Meet the Indian-American who has devised an eco-friendly method to tackle the snow menaceThink Change India
An Indian-American engineer along with his son has developed a unique system which automatically cools the air as well as melts the snow using sun light and natural air, a media report has said. Raj Parikh, who has been living at his radically redesigned house in Paramus city in the US state of New Jersey since 1980, has no furnace in his home, no air conditioner and no hot water heater but the home has the ability to melt the snow right off the driveway.
“There’s no combustion in this system. It’s just the earth and the sun,” Raj’s son Asit was quoted as saying by nj.com news site yesterday. Raj, CEO and chairman of the Metroplitan Building and Consulting Group of New York, and Asit, a New York City real estate broker, undertook a massive redesign of their Henry Street home in 2011 to create the greenest house in town, heated and cooled entirely by the sun and the earth.
The house is nearly complete, and the systems used to warm the driveway and walkways are clearly up and running. The Parikhs have designed a system that warms water to about 100 degrees using solar collectors and geothermal pumps. That water is piped underneath the driveway and walkways.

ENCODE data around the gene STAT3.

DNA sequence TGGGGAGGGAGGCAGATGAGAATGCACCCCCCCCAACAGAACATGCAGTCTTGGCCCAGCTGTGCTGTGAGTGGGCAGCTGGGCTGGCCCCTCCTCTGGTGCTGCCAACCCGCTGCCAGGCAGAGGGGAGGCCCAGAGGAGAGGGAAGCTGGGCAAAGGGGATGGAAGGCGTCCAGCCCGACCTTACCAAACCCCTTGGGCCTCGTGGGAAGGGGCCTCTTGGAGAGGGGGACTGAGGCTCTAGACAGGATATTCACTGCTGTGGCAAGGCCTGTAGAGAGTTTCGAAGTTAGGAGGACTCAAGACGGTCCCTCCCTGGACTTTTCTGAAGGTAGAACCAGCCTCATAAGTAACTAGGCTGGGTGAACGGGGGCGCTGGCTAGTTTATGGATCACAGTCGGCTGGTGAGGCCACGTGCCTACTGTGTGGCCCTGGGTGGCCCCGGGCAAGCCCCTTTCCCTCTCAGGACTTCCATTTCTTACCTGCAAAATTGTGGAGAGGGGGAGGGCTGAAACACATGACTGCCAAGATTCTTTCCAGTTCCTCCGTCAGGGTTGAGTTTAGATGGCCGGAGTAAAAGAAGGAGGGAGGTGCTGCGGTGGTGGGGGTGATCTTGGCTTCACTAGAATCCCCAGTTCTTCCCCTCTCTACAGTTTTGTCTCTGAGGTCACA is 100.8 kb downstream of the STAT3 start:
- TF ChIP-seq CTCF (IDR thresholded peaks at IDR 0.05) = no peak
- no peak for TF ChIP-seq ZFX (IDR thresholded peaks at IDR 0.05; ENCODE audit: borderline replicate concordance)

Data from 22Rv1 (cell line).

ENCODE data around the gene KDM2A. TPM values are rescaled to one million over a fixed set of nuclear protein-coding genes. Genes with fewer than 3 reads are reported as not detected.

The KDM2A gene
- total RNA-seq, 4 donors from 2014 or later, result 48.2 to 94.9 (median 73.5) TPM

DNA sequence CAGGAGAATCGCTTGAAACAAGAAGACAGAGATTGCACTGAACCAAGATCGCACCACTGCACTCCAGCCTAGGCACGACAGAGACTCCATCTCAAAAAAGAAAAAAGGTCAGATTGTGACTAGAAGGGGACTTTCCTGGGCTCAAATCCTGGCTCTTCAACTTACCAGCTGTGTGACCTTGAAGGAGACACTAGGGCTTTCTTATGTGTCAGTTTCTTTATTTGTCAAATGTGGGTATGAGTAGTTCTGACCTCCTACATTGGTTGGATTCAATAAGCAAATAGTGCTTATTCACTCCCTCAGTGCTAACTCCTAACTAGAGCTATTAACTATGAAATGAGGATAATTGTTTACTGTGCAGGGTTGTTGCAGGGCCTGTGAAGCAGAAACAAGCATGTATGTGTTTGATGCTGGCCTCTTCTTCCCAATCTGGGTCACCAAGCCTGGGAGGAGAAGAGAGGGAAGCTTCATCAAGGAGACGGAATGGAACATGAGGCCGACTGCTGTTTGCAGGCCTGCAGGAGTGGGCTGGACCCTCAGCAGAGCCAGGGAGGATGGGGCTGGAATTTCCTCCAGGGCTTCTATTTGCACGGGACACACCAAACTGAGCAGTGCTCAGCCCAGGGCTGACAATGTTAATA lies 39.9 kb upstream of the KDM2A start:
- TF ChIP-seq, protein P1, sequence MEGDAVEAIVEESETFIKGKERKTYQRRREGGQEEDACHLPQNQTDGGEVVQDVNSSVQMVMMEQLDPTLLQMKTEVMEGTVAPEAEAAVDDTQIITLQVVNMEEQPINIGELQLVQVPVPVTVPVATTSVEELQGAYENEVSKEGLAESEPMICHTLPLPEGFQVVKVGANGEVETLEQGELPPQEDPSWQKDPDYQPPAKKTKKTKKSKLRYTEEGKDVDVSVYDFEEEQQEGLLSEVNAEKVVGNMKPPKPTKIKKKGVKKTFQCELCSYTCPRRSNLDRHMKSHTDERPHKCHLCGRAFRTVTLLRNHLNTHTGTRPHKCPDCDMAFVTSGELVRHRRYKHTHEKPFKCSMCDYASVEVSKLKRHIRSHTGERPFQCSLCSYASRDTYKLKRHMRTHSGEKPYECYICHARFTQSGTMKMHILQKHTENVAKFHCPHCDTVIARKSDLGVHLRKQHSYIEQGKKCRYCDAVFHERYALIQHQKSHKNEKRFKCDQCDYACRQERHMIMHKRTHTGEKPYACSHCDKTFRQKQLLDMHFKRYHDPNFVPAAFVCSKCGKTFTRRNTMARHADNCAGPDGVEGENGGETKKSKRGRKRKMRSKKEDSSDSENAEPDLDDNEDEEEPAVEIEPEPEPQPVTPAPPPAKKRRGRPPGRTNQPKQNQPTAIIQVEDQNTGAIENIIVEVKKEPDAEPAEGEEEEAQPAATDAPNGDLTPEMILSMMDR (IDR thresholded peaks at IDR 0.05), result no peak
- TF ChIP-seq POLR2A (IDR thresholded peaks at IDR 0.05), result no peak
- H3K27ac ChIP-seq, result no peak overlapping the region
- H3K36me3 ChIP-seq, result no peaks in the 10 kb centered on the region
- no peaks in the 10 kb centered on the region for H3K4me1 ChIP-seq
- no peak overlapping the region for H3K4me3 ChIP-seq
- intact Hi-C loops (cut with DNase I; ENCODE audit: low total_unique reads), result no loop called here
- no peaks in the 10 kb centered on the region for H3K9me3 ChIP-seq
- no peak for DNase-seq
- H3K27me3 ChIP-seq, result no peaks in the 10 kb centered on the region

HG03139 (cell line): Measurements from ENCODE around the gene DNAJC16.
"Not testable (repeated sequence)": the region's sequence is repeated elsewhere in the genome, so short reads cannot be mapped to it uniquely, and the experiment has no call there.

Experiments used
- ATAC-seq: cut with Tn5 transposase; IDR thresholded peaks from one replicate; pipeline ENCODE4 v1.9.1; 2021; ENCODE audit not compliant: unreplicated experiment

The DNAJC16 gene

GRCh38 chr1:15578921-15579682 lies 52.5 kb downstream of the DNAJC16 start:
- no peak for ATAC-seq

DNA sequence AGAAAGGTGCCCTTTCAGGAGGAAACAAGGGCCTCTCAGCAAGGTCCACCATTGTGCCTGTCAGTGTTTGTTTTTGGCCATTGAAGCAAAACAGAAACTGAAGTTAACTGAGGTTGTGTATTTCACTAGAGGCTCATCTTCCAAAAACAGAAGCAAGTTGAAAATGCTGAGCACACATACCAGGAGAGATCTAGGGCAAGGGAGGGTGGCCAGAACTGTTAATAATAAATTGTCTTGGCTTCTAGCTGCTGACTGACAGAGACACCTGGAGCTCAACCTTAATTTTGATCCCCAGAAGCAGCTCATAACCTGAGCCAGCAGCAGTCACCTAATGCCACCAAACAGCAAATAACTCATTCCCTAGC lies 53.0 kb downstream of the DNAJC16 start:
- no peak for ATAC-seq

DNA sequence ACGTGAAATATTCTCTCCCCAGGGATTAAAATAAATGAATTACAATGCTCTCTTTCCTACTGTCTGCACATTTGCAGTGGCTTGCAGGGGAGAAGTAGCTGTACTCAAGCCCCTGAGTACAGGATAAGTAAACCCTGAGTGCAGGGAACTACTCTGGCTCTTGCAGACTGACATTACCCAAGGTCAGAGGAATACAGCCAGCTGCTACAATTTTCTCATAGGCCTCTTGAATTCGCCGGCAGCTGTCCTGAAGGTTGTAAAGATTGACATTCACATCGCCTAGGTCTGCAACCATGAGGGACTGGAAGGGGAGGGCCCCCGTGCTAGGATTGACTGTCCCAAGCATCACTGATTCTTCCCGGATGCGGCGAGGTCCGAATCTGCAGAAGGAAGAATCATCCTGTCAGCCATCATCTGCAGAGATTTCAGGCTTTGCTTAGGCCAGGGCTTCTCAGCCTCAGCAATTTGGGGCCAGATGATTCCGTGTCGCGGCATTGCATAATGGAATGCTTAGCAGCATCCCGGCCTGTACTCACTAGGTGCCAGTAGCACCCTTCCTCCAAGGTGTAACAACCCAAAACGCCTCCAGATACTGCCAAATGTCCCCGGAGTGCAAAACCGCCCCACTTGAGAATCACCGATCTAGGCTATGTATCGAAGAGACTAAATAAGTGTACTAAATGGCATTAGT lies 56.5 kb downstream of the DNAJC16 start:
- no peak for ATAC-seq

They use the sun and the ground to heat and cool the house as well. During the winter, the house intakes air warmed by the sun and carries it 12 feet underground to be heated by the ground before piping it inside. The incoming air is also heated by exhaust air coming from the kitchen and bathroom. To cool the house, the air takes the same route, only it skips the solar collectors, as reported by PTI.
The house also has systems to collect rainwater and the very snow it melts during winter storms. Asit said he’s often asked if the various systems in the house are expensive but in reality, they save money. “I don’t know if you’ve met my folks but they don’t waste money. We’re sitting on the same couches and dining table we had 20 years ago,” Asit said. The Parikhs hope to finish construction on the house by Earth Day on April 22 and plan to invite students to tour the house as an example of green building.